"The Ocean at the End of the Lane" is a tale about a lonely bookish seven-year old whose life takes a terrifying turn into a dark and creepy reality. The child is never named, but in recent interviews, the author admits that this child is very much like he was at that age. The child lives in the lovely English countryside of Sussex--the same environment where the author grew up. And like Gaiman, the child is wise, responsible, and moral beyond his years. The parents are blithely confident that nothing bad could happen to their brilliant bookish son in such a bucolic setting. But of course, bad things can, and do happen, especially to the pure and innocent...

The parents have no idea that the Hempstocks--an eleven-year-old girl, her mother, and grandmother--who live by a pond at the end of the lane, are really a group of immortals who play at being human.
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Format: Paperback
Neil Gaiman is one of those modern authors I automatically categorize as classic. I've loved his previous novels and all his little projects in between, and The Ocean at the End of the Lane solidifies his position as one of my all-time favorite writers.

Through a drowsy, overwhelming narrative, we follow the sudden, startling recollection of one man's past—one that is all of magical, terrible, and sobering. While visiting the little English country lane of his childhood, our unnamed protagonist reunites with a familiar face who prompts him to think of an old friend he hasn't thought about in years. Upon remembering one thing, he remembers everything.

Vividly Proust-like and told in calm, focused prose, this novel submerges readers into the sweet, wise, sometimes wondrous, and sometimes frightening mementos of a forgotten childhood, while expertly capturing the one-track mind of a seven-year-old boy. His memories immerse us into a world that is all of strange, fantastical, but still utterly believable—as well as introduce us to an intriguing character, Lettie Hempstock, who teaches us the most valuable lesson about being a friend.

The fantasy setting of the child's experiences is out of this world—literally. I don't know how Gaiman comes up with the most bizarre concepts and the most sinister of villains while still managing to sound so real, but he does it beautifully. The story definitely has dark undertones, but it is masked by the naïve tranquility of an ignorantly blissful child. Not only is this aspect of magical realism so smoothly incorporated, but the injustices and powerlessness of childhood are also exquisitely portrayed.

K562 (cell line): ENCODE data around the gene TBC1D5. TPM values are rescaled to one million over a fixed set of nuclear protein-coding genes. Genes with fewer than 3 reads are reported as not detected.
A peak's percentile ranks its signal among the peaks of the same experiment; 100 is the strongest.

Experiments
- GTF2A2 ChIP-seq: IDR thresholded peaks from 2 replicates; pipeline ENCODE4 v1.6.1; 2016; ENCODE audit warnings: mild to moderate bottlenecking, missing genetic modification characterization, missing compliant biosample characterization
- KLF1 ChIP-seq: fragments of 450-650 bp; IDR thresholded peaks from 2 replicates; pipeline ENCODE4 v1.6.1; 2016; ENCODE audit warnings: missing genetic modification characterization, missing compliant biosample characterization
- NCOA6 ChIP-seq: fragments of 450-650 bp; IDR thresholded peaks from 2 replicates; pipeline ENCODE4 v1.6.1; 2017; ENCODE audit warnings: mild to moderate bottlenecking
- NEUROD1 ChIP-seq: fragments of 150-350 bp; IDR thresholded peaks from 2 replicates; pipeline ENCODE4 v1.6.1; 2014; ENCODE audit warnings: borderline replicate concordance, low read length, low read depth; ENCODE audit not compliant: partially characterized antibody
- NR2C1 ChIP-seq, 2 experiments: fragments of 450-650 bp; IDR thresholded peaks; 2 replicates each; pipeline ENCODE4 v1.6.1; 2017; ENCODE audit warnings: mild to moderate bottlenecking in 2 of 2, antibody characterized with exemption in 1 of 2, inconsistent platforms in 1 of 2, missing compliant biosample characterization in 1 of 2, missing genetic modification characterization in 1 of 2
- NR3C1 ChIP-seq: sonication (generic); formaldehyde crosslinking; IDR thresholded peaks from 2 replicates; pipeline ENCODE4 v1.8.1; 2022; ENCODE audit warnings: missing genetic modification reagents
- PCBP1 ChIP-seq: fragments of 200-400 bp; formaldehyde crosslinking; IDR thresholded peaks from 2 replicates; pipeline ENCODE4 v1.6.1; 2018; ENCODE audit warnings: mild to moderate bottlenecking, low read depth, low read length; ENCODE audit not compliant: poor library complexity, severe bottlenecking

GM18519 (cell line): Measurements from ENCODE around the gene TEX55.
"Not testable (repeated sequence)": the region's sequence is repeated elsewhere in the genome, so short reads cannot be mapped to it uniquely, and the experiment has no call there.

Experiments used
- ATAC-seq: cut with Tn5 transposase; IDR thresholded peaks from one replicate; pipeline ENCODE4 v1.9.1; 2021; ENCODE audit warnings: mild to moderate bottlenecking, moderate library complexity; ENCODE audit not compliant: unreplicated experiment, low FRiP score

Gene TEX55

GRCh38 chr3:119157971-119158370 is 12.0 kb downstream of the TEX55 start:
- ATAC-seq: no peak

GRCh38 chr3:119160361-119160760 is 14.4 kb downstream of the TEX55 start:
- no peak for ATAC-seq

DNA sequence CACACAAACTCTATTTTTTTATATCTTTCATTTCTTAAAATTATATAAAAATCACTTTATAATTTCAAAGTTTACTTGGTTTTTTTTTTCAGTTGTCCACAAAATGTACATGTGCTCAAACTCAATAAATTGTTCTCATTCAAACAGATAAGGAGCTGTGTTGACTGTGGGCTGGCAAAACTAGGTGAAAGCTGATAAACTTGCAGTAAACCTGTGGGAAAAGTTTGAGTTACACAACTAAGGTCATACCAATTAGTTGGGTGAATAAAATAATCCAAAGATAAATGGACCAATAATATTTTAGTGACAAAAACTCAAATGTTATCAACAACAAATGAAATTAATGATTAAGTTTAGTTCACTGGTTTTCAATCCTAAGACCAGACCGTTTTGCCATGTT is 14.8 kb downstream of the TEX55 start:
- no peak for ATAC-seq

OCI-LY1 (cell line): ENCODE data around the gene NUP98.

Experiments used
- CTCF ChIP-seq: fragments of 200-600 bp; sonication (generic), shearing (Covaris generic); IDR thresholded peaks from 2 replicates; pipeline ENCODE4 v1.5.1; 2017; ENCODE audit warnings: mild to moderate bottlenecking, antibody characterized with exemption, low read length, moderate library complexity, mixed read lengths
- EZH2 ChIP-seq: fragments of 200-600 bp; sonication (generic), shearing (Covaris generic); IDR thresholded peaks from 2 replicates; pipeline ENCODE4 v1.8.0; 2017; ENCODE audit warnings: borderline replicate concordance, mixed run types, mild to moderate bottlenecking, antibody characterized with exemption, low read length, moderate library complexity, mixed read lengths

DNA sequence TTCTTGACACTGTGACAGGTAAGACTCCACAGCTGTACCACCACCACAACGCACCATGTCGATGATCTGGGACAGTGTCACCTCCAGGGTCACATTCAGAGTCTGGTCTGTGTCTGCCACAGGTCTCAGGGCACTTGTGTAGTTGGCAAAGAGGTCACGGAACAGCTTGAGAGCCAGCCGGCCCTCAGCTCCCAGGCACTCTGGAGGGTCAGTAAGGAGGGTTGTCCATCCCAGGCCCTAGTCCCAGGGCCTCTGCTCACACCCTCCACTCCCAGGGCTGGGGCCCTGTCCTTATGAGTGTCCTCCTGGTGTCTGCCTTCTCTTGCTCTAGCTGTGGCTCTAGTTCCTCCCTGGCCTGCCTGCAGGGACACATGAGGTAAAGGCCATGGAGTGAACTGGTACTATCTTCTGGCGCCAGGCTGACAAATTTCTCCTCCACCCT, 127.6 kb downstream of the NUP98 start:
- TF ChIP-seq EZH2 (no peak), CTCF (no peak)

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Format: Hardcover
Over the course of his career, author Neil Gaiman has delighted readers with his storytelling abilities. His almost childlike sensibilities have allowed him to reach audiences through various mediums, spanning from comic books to more traditional children and adult literature. With his latest adult novel, The Ocean at the End of the Lane, he explores a dark story with enough whimsy and emotion to attract readers of all tastes.

The novel begins with a forty something year old man returning to the small English town where he grew up. His old home has long been demolished, but he is drawn instead to a dilapidated farmhouse at the end of the lane. When he arrives there, he begins to reflect on his childhood and the dark events that occurred at the place.

He was only seven years old when it began. A quiet boy, more at home with his nose in a book than playing with other children, he was an outcast within his own family. We learn that the family is struggling with money. They decide to move him from his own room to bunk with his sister, leaving an empty bed to rent out. With the arrival of the renter, a mysterious opal miner, dark events begin to occur.

The boy meets the three generations of Hempstock women who run the farm at the end of the lane. Lettie Hempstock, who claims to have been eleven years old for a very long time, immediately entrances the boy with her enchanting way with words and conviction that the pond that rests at the very end of the lane is actually an ocean. She agrees to allow him to tag along as she takes a trip to an odd place that lies somewhere between this world and the next. Upon their return from the strange place, an evil is released.